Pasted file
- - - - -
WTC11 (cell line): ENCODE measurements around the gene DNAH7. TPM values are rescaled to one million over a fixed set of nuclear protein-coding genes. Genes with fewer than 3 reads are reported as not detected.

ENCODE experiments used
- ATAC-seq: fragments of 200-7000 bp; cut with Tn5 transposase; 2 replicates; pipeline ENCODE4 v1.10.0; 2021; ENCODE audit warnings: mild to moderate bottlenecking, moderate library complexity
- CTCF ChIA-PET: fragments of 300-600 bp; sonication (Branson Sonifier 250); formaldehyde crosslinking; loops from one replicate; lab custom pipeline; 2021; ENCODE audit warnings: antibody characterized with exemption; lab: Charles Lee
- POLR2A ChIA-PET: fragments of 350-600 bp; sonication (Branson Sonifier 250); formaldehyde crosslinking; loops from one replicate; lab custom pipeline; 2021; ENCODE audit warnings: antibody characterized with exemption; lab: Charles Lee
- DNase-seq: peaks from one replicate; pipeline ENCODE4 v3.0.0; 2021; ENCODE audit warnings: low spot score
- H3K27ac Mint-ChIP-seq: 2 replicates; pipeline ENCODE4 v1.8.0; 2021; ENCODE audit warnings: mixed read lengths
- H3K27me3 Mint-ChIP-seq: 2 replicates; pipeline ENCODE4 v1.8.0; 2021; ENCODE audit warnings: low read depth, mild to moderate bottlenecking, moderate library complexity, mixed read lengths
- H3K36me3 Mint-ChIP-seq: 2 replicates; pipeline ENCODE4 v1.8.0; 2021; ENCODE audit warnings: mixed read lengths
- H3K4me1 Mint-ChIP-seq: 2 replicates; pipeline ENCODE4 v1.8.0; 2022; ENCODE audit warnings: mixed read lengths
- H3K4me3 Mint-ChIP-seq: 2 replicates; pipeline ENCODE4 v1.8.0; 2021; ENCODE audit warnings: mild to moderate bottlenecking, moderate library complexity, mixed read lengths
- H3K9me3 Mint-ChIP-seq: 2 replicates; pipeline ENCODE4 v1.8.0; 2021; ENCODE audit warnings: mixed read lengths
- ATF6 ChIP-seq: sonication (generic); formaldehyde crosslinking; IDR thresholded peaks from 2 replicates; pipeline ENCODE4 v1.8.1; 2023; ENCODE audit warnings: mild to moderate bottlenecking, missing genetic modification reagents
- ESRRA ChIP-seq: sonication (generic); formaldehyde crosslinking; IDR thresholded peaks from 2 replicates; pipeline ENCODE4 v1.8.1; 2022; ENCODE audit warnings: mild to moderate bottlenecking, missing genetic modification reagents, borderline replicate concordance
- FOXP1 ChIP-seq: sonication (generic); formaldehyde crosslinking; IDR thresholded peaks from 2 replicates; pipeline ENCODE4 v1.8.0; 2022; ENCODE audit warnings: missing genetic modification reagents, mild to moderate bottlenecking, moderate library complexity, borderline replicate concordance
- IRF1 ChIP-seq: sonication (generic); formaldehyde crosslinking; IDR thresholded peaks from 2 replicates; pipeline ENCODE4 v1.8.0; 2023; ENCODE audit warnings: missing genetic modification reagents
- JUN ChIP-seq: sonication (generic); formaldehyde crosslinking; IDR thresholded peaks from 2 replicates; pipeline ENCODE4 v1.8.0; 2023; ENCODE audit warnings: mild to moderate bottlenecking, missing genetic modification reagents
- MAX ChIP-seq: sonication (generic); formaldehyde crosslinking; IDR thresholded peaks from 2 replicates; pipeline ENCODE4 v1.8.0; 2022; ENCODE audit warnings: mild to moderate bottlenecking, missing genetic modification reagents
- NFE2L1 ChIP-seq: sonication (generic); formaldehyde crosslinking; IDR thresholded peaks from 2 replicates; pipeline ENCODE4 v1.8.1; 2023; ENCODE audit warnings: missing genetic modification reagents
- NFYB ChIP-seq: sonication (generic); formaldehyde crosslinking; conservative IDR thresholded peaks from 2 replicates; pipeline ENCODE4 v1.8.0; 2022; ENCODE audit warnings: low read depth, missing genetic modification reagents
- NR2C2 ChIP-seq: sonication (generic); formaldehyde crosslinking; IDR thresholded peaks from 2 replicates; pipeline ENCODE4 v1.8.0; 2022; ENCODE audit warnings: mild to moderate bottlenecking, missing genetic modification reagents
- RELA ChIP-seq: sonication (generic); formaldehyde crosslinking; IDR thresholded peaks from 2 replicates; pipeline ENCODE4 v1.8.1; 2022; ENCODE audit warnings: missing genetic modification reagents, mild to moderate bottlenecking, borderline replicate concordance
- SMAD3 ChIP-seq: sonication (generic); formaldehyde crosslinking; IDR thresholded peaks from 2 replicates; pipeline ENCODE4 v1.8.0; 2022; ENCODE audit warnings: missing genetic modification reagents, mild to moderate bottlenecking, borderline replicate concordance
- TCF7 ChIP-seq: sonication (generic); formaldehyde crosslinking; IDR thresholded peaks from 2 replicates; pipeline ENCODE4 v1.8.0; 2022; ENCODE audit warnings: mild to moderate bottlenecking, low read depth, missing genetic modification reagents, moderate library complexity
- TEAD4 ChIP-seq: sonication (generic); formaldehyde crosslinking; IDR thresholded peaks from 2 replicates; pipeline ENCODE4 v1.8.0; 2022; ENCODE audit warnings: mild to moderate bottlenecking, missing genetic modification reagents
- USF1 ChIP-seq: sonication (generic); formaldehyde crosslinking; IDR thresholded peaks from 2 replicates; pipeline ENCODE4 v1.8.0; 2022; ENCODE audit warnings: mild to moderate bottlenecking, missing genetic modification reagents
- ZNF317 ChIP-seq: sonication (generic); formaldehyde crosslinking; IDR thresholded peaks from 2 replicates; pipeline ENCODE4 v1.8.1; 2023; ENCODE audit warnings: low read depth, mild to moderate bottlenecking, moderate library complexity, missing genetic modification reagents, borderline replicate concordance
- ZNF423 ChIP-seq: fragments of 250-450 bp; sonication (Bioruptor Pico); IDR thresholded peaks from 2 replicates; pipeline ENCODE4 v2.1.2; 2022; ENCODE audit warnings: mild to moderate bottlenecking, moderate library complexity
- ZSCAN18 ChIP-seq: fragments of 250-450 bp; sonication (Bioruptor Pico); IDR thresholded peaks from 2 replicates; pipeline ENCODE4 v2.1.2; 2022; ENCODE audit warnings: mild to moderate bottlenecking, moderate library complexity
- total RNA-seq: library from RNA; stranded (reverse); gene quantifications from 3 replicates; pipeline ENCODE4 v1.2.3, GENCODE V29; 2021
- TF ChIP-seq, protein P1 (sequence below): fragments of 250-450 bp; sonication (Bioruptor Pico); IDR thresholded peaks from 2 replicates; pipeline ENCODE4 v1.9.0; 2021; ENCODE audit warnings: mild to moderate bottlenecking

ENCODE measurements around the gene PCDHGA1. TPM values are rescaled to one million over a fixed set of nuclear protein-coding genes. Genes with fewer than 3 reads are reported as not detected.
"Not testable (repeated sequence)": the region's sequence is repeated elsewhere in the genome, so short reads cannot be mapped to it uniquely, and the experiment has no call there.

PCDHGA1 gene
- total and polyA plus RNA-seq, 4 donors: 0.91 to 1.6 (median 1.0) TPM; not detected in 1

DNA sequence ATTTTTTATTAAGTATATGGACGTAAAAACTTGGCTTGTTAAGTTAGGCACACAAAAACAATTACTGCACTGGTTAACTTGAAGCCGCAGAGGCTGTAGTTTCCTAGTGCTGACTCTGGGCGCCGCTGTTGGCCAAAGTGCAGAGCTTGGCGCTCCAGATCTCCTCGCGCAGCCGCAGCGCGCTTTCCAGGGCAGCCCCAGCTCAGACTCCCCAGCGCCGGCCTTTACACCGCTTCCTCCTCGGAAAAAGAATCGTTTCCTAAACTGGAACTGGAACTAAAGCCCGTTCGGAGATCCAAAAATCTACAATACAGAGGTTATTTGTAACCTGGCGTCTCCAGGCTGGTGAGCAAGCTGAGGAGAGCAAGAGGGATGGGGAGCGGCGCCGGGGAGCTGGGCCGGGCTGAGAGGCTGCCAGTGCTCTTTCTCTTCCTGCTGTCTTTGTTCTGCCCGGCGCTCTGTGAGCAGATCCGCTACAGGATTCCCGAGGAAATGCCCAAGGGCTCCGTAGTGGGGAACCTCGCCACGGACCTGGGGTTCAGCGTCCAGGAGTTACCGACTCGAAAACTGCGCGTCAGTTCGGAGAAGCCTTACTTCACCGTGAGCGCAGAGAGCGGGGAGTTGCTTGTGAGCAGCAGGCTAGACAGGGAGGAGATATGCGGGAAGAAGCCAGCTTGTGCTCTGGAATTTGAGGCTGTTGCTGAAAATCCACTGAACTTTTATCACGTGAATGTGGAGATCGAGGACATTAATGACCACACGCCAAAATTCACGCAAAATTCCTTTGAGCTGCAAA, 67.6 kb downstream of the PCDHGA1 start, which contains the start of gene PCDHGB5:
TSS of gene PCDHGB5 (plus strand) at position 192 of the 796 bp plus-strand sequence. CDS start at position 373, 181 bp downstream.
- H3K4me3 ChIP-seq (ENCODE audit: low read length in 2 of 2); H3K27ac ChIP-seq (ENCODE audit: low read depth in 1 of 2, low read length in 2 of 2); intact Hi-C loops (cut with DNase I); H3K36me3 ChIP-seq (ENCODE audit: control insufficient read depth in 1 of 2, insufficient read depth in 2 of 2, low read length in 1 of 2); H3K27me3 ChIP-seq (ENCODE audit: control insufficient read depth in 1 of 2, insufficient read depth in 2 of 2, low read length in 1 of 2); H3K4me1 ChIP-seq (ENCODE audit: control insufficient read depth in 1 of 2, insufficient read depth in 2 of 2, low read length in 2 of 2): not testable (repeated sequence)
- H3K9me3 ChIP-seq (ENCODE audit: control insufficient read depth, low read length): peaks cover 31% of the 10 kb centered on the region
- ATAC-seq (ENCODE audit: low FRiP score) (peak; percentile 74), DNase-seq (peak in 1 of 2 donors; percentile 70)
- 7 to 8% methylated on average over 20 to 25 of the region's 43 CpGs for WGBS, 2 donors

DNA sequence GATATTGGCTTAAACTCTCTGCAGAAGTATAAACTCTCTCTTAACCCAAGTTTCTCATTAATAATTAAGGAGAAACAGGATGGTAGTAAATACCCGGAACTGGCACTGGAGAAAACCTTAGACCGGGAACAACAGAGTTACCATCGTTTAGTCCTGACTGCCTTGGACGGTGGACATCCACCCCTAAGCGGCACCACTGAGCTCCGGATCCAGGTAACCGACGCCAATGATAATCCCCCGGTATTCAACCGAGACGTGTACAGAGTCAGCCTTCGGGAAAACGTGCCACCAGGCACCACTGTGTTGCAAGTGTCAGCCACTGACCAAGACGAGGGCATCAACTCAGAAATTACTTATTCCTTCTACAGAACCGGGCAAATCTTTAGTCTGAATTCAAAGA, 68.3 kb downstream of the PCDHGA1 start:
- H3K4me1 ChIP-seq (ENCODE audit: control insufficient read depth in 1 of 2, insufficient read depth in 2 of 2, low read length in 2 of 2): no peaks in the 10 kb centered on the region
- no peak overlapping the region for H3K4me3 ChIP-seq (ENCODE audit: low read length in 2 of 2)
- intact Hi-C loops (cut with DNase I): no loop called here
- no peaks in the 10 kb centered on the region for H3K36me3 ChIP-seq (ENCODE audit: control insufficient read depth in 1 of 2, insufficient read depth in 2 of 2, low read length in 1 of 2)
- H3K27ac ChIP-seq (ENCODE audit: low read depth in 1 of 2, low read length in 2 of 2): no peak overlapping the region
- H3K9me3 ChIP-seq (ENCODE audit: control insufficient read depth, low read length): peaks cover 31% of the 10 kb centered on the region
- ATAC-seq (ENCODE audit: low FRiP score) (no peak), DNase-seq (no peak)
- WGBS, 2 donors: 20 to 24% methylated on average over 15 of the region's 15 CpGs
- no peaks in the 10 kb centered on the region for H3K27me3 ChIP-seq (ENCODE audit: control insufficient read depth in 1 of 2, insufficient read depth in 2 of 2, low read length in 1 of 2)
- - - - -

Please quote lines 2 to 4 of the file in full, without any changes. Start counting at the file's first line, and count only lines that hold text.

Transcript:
ENCODE experiments used
- ATAC-seq: fragments of 200-7000 bp; cut with Tn5 transposase; 2 replicates; pipeline ENCODE4 v1.10.0; 2021; ENCODE audit warnings: mild to moderate bottlenecking, moderate library complexity
- CTCF ChIA-PET: fragments of 300-600 bp; sonication (Branson Sonifier 250); formaldehyde crosslinking; loops from one replicate; lab custom pipeline; 2021; ENCODE audit warnings: antibody characterized with exemption; lab: Charles Lee